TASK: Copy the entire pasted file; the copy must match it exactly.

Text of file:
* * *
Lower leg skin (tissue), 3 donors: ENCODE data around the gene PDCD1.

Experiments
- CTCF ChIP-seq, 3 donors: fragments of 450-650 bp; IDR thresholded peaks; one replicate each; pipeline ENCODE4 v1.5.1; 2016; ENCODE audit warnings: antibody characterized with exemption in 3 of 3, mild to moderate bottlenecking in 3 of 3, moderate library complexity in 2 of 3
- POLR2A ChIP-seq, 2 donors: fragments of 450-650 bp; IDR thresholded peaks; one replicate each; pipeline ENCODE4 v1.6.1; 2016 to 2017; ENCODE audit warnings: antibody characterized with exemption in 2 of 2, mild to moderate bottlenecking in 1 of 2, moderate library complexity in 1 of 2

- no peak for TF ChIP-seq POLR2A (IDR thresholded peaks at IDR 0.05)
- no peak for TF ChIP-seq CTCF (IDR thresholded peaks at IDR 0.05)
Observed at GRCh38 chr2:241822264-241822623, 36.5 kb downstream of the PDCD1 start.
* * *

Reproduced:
Lower leg skin (tissue), 3 donors: ENCODE data around the gene PDCD1.

Experiments
- CTCF ChIP-seq, 3 donors: fragments of 450-650 bp; IDR thresholded peaks; one replicate each; pipeline ENCODE4 v1.5.1; 2016; ENCODE audit warnings: antibody characterized with exemption in 3 of 3, mild to moderate bottlenecking in 3 of 3, moderate library complexity in 2 of 3
- POLR2A ChIP-seq, 2 donors: fragments of 450-650 bp; IDR thresholded peaks; one replicate each; pipeline ENCODE4 v1.6.1; 2016 to 2017; ENCODE audit warnings: antibody characterized with exemption in 2 of 2, mild to moderate bottlenecking in 1 of 2, moderate library complexity in 1 of 2

- no peak for TF ChIP-seq POLR2A (IDR thresholded peaks at IDR 0.05)
- no peak for TF ChIP-seq CTCF (IDR thresholded peaks at IDR 0.05)
Observed at GRCh38 chr2:241822264-241822623, 36.5 kb downstream of the PDCD1 start.